Topic: Selection, Assessment
Publication: Personnel Psychology (SUMMER 2012)
Article: Unlocking the key to biodata scoring: A comparison of empirical, rational, and hybrid approaches at different sample sizes
Authors: J. M. Cucina, P. M. Caputo, H. F. Thibodeaux, & C. N. Maclane
Reviewed by: Alexandra Rechlin
Cucina and his colleagues recently conducted a study to explore the best method of scoring biographical data (biodata) measures. Biodata can be scored using empirical keying methods in which the assessor weights item responses based on the objective relationship between the item and performance; rational keying, in which scorers come up with subjective estimates of that relationship based on theory; and a hybrid approach, in which assessors use both rational and empirical keying). In this study, the authors answered seven research questions. We’ve provided you with the questions and answers for your own biodata-scoring enjoyment.
1. Which scoring approach (i.e., rational, empirical, or hybrid) yields the highest criterion-related validity?
With sample sizes of 1600 cases or less, empirical keying with unit weights has the highest validities. With smaller sample sizes, hybrid keying with unit weights resulted in less variability.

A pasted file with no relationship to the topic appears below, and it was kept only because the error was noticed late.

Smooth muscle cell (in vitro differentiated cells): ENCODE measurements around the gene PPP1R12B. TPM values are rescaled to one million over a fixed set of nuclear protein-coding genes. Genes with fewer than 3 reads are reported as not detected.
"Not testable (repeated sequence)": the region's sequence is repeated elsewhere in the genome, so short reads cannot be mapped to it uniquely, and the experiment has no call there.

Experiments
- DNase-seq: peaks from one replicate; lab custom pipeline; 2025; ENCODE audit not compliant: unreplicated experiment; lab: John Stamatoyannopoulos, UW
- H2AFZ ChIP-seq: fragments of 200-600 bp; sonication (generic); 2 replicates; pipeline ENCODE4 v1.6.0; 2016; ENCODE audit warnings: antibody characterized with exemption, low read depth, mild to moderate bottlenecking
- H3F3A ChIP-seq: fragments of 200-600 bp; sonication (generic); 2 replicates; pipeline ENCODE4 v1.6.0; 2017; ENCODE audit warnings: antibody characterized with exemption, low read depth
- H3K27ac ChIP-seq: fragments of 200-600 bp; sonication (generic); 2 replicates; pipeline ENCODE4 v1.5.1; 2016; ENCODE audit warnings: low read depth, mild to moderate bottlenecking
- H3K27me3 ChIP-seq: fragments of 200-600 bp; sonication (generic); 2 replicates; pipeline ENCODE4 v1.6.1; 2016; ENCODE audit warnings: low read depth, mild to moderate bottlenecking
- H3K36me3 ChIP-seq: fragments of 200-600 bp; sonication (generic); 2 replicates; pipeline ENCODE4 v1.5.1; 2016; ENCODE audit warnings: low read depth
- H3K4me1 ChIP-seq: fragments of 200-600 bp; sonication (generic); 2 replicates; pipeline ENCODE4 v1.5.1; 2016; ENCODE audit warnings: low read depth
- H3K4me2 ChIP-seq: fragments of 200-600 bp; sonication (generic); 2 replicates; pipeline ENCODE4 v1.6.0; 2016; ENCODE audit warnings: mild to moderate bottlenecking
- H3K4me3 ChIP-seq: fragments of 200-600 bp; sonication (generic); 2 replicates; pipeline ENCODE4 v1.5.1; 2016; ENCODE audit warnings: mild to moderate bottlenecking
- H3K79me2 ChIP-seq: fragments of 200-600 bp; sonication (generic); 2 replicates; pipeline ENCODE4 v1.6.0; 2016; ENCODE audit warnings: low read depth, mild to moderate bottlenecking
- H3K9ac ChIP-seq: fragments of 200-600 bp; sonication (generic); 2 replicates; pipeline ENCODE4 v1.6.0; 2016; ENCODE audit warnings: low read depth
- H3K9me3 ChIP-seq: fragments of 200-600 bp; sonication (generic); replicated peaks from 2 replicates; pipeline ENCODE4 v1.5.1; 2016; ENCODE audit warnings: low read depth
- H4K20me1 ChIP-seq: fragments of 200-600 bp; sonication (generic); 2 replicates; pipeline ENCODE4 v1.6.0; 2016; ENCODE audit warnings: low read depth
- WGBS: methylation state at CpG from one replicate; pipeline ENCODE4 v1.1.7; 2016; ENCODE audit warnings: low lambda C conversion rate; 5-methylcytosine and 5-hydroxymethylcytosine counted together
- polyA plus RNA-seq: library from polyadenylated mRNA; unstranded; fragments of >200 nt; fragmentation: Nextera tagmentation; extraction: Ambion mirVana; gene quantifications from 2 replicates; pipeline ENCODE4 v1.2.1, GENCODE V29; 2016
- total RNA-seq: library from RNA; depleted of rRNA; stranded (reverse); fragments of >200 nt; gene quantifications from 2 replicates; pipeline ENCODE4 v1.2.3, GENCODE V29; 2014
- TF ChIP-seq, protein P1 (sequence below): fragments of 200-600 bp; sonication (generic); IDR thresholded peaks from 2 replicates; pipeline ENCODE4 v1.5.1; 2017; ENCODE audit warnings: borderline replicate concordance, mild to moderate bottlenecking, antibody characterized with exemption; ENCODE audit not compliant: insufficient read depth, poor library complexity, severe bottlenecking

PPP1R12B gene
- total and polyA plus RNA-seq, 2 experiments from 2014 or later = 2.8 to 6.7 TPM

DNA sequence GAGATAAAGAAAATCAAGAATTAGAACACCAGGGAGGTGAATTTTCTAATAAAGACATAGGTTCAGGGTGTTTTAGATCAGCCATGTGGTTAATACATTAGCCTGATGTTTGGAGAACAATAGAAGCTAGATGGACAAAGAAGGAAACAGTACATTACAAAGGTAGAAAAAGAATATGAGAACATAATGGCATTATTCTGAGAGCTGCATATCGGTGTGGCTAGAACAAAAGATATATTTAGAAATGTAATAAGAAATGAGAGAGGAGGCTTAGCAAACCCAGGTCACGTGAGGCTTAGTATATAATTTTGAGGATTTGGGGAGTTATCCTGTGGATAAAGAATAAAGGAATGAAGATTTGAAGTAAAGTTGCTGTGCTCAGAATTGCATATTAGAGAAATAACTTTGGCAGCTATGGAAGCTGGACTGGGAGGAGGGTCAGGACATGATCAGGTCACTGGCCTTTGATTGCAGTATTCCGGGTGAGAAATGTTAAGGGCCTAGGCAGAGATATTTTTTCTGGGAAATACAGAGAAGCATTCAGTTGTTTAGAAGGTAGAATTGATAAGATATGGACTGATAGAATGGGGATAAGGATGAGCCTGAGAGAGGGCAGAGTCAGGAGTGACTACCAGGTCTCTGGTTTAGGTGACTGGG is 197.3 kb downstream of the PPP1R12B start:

2. Do the different empirical keying procedures (e.g., vertical percent, point biserial, mean criterion, etc.) have different criterion-related validities?
Not really – they’re quite similar.
3. Which biodata scoring procedures should practitioners use (considering factors such as validity, feasibility, and legal defensibility)?
The different methods are very similar, so you could use any of them. The simplest method is the point biserial raw weights method, which you can do in many statistics programs.
4. Do the different biodata scoring procedures yield similar (i.e., highly correlated) scores?
5. Does sample size impact the validity of the different biodata scoring procedures?
Yes. For the empirical and hybrid keying approaches with unit weighting of items, the relationship is strongly positive up to about 500 cases, but then it levels off. When items are weighted with stepwise regression, the relationship is positive but diminishes after about 1600 cases. With rational keying using unit weights, sample size didn’t really affect validity.
6. What are the sample size requirements for empirical and hybrid keying?
It depends on the power and the specific method that you use (it always depends, but isn’t that just like psychology!). The researchers provide some general guidelines though.
7. Does hybrid keying decrease the sample size requirements?
Only when using stepwise regression and over 1600 cases.
So, when all of the methods work, it becomes important to tailor your scoring to the size and data that you have. Results may be similar across methods, but better methods give you better results. One size doesn’t fit all method types!
Cucina, J. M., Caputo, P. M., Thibodeaux, H. F., & Maclane, C. N. (2012). Unlocking the key to biodata scoring: A comparison of empirical, rational, and hybrid approaches at different sample sizes. Personnel Psychology, 65, 385-428. doi: 10.1111/j.1744-6570.2012.01244.x
human resource management, organizational industrial psychology, organizational management